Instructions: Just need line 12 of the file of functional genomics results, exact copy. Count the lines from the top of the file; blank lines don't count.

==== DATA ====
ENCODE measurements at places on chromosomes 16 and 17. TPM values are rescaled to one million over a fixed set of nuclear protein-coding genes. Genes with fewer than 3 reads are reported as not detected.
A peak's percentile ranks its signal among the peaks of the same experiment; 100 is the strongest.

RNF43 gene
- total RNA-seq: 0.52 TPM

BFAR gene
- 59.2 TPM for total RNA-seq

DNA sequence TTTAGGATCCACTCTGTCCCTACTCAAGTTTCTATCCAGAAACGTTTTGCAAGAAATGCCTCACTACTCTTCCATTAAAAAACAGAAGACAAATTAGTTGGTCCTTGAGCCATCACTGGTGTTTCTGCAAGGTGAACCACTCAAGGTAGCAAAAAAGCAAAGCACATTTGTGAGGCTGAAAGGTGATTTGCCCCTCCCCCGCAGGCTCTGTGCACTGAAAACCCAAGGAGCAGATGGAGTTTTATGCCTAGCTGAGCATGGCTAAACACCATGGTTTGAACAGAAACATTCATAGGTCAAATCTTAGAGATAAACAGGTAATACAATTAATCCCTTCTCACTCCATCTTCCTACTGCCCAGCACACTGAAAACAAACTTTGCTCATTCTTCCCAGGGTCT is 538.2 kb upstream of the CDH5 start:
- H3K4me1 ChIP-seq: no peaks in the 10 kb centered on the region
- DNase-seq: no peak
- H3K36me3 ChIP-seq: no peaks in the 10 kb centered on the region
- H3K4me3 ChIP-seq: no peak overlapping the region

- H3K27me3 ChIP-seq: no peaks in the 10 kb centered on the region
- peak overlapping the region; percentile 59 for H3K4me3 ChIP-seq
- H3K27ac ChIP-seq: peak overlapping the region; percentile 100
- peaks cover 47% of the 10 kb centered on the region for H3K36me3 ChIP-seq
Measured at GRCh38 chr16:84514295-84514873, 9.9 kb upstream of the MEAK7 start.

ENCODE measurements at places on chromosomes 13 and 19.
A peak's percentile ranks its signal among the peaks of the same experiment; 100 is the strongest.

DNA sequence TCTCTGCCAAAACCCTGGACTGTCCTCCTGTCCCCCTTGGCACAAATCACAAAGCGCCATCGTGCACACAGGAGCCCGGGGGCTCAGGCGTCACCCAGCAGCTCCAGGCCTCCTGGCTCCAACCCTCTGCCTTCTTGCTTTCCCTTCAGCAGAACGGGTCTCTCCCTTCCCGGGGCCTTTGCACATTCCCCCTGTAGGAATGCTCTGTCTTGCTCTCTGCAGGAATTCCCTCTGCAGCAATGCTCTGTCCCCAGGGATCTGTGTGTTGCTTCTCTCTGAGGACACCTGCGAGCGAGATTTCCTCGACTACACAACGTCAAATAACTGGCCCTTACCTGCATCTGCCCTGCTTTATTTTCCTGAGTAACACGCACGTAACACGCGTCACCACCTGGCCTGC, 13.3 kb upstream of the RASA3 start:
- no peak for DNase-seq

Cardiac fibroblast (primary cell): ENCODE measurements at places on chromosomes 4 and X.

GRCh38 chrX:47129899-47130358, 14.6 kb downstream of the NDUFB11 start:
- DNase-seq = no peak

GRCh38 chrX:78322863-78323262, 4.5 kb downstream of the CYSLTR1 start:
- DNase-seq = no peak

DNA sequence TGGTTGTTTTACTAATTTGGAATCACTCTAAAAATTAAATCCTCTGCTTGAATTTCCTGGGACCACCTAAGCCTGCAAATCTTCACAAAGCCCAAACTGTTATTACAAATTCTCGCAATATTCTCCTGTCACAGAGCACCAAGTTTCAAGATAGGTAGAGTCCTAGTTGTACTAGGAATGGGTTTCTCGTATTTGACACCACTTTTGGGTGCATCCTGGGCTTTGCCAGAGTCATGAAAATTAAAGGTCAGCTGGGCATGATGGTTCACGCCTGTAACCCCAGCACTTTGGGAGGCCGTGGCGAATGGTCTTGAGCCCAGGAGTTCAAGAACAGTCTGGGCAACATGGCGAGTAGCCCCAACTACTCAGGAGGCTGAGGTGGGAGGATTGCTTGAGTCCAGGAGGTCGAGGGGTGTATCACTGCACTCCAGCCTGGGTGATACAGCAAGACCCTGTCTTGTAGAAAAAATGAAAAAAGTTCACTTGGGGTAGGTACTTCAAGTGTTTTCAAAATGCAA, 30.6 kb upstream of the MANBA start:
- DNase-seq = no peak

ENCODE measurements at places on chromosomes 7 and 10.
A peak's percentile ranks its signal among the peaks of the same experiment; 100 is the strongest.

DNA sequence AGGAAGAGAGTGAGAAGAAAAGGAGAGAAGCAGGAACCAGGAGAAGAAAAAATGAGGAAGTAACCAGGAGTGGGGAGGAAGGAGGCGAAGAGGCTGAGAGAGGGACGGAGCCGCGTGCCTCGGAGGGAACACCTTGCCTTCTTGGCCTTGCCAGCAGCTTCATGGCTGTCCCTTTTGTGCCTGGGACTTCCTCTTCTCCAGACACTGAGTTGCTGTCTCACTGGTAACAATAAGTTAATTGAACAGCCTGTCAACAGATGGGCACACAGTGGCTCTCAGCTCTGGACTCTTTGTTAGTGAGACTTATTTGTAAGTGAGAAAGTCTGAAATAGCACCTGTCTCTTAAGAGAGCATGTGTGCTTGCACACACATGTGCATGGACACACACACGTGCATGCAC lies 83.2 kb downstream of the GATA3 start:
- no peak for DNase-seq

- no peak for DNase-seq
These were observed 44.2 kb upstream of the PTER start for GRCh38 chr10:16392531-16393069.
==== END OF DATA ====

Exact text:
- H3K27me3 ChIP-seq: no peaks in the 10 kb centered on the region